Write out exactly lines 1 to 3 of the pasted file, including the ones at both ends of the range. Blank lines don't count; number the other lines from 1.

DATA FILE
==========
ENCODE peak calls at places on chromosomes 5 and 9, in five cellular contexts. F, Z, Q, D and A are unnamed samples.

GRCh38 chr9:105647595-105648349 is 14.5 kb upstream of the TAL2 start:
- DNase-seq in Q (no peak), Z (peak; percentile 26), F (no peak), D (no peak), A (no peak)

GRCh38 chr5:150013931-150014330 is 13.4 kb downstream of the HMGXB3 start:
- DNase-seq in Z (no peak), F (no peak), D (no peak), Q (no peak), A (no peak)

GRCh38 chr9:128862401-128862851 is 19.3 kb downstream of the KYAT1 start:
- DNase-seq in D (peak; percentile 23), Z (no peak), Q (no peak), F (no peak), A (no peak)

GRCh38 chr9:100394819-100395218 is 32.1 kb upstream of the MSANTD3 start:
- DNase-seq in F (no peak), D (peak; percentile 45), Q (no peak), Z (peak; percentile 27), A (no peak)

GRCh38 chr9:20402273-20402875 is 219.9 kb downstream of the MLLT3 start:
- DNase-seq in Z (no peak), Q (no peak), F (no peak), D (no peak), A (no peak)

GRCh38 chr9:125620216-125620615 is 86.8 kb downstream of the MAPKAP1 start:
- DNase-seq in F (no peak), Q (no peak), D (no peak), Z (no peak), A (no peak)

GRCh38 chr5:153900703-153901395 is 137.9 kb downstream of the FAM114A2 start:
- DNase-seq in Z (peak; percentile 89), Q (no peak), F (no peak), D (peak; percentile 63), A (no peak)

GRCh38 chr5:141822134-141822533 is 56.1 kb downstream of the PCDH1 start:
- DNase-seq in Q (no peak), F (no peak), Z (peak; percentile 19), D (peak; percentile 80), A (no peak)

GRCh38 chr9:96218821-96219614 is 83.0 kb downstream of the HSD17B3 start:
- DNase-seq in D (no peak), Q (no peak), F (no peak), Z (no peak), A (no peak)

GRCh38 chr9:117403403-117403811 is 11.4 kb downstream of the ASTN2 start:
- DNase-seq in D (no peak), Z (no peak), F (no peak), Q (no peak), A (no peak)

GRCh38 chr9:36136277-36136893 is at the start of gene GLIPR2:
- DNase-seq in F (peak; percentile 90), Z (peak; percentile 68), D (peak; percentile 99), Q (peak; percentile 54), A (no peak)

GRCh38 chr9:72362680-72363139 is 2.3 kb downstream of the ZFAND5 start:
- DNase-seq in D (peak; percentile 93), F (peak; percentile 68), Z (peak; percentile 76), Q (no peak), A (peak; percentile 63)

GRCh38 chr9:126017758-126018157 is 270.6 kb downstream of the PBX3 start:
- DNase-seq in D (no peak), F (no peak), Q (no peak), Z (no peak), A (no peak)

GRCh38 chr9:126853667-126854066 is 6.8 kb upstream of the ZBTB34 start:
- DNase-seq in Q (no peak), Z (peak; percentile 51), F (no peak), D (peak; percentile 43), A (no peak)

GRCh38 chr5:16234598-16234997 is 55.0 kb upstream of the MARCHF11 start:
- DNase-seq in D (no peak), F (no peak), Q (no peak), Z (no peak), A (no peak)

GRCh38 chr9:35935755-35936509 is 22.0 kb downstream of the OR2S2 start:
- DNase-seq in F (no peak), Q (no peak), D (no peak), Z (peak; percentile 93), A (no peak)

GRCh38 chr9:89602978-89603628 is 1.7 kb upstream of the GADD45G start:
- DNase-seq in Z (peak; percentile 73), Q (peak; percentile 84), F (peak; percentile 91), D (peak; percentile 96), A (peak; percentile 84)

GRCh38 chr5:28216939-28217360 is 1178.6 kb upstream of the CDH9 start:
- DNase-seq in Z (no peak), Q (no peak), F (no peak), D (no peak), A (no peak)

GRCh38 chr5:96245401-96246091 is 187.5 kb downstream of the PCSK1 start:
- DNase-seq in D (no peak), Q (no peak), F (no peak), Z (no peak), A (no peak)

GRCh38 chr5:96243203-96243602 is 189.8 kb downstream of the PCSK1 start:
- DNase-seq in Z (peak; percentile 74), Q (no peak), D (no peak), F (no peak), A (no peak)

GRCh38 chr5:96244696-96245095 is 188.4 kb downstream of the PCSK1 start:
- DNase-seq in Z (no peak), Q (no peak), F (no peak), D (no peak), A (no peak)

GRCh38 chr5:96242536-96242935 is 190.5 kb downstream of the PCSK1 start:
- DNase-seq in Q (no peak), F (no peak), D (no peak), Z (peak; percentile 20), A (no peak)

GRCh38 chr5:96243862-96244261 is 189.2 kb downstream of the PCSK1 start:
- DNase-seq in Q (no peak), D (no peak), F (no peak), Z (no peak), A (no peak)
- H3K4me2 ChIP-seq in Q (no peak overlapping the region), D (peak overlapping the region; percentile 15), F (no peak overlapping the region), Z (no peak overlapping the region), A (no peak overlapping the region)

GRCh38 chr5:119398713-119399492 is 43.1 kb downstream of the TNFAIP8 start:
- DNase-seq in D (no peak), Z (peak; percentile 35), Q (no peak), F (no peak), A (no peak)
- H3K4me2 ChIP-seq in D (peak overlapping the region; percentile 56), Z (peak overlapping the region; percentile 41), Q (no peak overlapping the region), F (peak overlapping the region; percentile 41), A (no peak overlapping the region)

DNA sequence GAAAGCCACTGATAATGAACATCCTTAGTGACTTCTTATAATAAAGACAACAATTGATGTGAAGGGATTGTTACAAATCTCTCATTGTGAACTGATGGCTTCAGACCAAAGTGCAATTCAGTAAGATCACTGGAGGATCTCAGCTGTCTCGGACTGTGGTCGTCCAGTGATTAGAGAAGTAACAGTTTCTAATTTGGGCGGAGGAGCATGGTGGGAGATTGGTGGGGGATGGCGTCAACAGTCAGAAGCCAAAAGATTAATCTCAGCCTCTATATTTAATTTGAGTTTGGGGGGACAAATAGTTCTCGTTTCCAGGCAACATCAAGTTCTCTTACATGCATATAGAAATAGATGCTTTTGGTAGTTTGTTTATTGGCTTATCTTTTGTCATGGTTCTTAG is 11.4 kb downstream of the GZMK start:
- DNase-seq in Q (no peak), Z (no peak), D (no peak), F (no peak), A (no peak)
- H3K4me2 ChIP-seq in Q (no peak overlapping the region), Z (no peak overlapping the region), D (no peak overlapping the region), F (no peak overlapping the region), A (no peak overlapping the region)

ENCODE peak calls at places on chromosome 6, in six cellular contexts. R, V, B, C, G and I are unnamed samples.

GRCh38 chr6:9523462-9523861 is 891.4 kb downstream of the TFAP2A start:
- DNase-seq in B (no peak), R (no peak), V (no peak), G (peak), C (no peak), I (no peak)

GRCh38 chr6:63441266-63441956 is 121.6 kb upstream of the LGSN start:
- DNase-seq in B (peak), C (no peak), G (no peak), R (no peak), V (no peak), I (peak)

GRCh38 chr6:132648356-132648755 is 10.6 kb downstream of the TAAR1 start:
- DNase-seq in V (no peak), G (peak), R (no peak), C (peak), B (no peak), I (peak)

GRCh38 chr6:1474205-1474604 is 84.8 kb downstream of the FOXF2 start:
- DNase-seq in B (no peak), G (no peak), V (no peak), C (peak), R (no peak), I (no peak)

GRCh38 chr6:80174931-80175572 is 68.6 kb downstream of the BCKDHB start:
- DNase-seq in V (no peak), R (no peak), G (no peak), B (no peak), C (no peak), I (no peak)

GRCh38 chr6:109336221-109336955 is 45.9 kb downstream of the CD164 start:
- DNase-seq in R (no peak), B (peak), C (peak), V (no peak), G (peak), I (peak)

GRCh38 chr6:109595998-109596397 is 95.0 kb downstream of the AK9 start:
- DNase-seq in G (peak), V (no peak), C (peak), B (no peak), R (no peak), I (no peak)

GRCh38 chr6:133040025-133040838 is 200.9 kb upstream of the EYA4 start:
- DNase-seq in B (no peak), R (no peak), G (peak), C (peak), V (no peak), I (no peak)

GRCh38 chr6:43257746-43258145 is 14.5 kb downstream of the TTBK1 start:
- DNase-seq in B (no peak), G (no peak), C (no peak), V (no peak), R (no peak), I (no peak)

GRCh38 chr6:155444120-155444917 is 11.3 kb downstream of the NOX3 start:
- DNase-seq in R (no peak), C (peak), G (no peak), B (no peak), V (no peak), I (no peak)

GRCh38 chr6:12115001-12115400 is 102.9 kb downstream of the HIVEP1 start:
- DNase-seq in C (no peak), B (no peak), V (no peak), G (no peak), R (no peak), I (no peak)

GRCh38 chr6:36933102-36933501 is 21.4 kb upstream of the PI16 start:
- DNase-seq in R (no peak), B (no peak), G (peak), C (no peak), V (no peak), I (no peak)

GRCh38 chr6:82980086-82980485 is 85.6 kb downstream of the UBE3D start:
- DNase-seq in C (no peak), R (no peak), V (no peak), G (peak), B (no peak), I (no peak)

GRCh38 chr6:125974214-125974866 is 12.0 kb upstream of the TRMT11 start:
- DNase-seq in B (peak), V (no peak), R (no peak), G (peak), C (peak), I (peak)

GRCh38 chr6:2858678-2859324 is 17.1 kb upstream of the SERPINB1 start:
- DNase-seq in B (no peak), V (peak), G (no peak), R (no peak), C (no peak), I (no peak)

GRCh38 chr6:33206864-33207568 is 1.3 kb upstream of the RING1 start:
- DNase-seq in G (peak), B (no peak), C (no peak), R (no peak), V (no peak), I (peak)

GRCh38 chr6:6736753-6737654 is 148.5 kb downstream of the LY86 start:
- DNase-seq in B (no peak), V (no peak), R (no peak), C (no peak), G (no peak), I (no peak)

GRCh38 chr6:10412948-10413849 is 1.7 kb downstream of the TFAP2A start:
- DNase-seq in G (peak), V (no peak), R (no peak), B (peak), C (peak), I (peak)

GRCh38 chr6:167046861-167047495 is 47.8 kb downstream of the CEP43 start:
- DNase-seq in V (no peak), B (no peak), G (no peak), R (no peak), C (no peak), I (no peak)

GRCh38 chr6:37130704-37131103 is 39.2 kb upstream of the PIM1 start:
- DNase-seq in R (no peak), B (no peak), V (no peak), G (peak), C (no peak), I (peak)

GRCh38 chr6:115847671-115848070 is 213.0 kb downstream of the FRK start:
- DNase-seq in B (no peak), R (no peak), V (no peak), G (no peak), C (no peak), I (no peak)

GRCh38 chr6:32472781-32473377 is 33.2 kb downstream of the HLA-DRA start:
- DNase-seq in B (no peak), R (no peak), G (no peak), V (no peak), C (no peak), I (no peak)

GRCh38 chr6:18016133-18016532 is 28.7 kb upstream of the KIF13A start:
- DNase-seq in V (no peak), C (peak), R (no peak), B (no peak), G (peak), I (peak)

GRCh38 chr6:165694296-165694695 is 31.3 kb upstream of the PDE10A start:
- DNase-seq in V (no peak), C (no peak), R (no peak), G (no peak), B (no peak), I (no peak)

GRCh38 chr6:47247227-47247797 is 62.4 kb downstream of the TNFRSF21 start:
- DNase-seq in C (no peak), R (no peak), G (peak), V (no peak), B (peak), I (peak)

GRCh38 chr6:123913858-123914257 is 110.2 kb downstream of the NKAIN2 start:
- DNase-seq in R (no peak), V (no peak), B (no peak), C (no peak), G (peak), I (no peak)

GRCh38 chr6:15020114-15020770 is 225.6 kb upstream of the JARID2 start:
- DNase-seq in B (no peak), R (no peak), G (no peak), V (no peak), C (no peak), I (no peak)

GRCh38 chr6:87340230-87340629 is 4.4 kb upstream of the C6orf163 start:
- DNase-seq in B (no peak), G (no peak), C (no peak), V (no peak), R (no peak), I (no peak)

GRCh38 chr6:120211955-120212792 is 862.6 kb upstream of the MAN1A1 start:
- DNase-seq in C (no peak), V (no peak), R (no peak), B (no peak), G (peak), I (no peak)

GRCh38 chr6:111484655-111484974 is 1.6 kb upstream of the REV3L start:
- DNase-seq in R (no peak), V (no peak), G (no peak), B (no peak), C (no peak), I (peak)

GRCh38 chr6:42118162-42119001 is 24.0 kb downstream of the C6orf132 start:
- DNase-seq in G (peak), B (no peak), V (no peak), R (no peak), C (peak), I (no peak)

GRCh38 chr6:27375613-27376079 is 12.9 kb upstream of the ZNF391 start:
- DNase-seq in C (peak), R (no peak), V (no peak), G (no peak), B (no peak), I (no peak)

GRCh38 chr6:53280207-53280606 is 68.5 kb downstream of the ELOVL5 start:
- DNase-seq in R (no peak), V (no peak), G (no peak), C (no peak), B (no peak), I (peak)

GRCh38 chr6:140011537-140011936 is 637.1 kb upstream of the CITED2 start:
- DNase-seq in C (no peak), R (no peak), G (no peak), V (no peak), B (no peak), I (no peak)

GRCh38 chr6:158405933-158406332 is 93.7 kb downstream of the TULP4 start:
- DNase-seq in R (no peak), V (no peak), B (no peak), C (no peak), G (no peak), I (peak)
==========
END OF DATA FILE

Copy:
ENCODE peak calls at places on chromosomes 5 and 9, in five cellular contexts. F, Z, Q, D and A are unnamed samples.

GRCh38 chr9:105647595-105648349 is 14.5 kb upstream of the TAL2 start:
- DNase-seq in Q (no peak), Z (peak; percentile 26), F (no peak), D (no peak), A (no peak)